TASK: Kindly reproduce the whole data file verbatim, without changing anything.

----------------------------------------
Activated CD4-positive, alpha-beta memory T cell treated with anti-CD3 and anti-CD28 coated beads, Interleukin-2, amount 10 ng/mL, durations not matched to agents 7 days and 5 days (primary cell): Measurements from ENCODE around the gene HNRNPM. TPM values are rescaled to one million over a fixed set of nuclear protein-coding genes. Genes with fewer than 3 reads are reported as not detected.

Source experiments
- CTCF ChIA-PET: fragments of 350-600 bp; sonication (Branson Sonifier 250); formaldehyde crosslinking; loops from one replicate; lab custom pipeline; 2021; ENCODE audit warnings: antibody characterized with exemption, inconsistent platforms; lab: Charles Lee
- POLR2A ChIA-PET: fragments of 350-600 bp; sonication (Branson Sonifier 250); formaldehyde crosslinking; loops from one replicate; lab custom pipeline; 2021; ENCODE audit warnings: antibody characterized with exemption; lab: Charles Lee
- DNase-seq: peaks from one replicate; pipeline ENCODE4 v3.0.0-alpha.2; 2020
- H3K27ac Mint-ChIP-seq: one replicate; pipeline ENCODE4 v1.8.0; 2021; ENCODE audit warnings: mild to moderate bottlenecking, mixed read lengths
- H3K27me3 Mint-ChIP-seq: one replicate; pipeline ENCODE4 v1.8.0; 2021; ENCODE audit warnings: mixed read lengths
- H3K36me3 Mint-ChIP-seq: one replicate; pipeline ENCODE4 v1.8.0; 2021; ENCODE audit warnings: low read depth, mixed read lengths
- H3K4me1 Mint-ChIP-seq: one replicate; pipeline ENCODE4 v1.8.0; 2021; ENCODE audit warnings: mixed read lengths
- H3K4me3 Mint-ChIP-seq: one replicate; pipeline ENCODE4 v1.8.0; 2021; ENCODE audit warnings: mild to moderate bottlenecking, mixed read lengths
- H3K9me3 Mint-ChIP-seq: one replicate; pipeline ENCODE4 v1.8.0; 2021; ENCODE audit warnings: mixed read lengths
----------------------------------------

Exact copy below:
Activated CD4-positive, alpha-beta memory T cell treated with anti-CD3 and anti-CD28 coated beads, Interleukin-2, amount 10 ng/mL, durations not matched to agents 7 days and 5 days (primary cell): Measurements from ENCODE around the gene HNRNPM. TPM values are rescaled to one million over a fixed set of nuclear protein-coding genes. Genes with fewer than 3 reads are reported as not detected.

Source experiments
- CTCF ChIA-PET: fragments of 350-600 bp; sonication (Branson Sonifier 250); formaldehyde crosslinking; loops from one replicate; lab custom pipeline; 2021; ENCODE audit warnings: antibody characterized with exemption, inconsistent platforms; lab: Charles Lee
- POLR2A ChIA-PET: fragments of 350-600 bp; sonication (Branson Sonifier 250); formaldehyde crosslinking; loops from one replicate; lab custom pipeline; 2021; ENCODE audit warnings: antibody characterized with exemption; lab: Charles Lee
- DNase-seq: peaks from one replicate; pipeline ENCODE4 v3.0.0-alpha.2; 2020
- H3K27ac Mint-ChIP-seq: one replicate; pipeline ENCODE4 v1.8.0; 2021; ENCODE audit warnings: mild to moderate bottlenecking, mixed read lengths
- H3K27me3 Mint-ChIP-seq: one replicate; pipeline ENCODE4 v1.8.0; 2021; ENCODE audit warnings: mixed read lengths
- H3K36me3 Mint-ChIP-seq: one replicate; pipeline ENCODE4 v1.8.0; 2021; ENCODE audit warnings: low read depth, mixed read lengths
- H3K4me1 Mint-ChIP-seq: one replicate; pipeline ENCODE4 v1.8.0; 2021; ENCODE audit warnings: mixed read lengths
- H3K4me3 Mint-ChIP-seq: one replicate; pipeline ENCODE4 v1.8.0; 2021; ENCODE audit warnings: mild to moderate bottlenecking, mixed read lengths
- H3K9me3 Mint-ChIP-seq: one replicate; pipeline ENCODE4 v1.8.0; 2021; ENCODE audit warnings: mixed read lengths